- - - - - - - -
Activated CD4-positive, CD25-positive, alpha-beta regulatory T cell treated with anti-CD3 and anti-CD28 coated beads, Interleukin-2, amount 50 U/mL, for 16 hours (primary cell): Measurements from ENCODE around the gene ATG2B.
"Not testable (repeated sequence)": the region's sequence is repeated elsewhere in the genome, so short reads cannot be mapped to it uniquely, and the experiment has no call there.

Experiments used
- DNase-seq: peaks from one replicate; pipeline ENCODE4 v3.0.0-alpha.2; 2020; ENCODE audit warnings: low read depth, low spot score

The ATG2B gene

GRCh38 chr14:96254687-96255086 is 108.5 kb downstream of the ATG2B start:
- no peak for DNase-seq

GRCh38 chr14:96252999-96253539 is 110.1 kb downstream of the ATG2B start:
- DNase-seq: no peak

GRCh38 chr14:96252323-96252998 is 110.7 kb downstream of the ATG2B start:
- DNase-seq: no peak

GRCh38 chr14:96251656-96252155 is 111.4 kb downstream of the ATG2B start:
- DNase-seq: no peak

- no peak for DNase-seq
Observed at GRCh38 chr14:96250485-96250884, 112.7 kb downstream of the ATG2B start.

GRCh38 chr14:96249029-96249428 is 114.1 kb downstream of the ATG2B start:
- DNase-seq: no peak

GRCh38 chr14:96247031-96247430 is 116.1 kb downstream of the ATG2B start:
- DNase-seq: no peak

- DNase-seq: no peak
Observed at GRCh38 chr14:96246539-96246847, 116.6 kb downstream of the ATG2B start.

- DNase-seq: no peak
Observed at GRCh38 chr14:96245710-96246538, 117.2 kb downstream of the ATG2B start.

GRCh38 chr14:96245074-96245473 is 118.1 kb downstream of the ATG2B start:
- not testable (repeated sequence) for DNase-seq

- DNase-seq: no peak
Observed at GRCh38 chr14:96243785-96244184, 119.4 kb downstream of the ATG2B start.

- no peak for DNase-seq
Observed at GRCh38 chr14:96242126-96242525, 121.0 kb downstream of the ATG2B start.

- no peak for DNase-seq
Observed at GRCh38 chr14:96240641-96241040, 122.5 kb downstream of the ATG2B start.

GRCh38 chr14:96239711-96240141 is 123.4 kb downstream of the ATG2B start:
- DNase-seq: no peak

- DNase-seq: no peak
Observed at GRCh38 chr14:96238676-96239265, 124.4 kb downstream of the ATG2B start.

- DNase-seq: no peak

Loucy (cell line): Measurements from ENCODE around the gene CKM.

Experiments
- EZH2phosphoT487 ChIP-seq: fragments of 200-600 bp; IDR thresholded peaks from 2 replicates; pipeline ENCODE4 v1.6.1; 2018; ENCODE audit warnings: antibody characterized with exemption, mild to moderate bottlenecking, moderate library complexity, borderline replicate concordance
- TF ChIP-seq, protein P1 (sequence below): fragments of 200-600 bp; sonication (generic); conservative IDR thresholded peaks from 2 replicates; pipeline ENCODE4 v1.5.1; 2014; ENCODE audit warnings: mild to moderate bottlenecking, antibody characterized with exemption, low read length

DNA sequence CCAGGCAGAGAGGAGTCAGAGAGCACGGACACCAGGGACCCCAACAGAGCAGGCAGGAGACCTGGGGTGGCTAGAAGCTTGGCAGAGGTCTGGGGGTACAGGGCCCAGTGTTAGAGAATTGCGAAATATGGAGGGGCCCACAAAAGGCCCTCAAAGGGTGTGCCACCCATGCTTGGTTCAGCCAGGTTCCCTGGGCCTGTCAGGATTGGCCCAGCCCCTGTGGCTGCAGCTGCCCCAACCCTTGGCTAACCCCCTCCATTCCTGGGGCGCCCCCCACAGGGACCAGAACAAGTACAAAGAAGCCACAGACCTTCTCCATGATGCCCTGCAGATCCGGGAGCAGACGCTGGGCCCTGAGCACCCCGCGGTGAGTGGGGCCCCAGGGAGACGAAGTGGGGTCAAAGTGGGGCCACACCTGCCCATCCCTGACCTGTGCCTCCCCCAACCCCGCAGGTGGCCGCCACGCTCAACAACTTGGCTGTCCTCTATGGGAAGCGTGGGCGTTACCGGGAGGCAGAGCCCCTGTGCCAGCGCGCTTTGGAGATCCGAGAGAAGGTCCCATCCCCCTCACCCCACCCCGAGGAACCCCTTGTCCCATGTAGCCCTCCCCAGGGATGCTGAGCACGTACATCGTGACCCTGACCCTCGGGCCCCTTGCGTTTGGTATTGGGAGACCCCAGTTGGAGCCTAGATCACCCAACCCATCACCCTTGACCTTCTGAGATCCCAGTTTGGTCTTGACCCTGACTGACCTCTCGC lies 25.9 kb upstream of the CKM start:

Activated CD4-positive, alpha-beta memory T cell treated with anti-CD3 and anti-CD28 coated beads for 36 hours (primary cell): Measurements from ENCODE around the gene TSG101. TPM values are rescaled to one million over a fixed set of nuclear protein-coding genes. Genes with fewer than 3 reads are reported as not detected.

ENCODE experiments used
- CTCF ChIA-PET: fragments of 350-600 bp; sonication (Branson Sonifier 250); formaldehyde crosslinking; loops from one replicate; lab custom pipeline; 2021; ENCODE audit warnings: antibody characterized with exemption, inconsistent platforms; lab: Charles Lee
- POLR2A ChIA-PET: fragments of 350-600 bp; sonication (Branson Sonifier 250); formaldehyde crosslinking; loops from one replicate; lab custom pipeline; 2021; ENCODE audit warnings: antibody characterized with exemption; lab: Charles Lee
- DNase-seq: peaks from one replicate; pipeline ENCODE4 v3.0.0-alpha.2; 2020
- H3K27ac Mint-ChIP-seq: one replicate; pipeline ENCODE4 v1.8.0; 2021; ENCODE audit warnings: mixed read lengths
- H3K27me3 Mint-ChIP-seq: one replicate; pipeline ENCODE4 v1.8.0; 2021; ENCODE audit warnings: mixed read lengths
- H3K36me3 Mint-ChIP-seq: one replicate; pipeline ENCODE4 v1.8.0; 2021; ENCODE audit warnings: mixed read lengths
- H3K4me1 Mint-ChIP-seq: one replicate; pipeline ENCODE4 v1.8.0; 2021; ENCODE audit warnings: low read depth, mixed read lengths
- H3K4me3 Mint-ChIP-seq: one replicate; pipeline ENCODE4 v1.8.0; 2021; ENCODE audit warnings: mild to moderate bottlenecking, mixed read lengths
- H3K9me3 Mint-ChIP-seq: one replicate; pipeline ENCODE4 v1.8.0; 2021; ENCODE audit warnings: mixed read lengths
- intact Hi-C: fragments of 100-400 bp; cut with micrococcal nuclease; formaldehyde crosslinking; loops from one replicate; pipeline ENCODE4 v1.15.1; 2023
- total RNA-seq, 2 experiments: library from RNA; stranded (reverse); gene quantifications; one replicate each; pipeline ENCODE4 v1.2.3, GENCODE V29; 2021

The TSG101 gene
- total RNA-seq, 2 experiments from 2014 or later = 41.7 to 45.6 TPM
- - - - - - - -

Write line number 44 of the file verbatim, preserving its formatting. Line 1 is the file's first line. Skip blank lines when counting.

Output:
- CTCF ChIA-PET: fragments of 350-600 bp; sonication (Branson Sonifier 250); formaldehyde crosslinking; loops from one replicate; lab custom pipeline; 2021; ENCODE audit warnings: antibody characterized with exemption, inconsistent platforms; lab: Charles Lee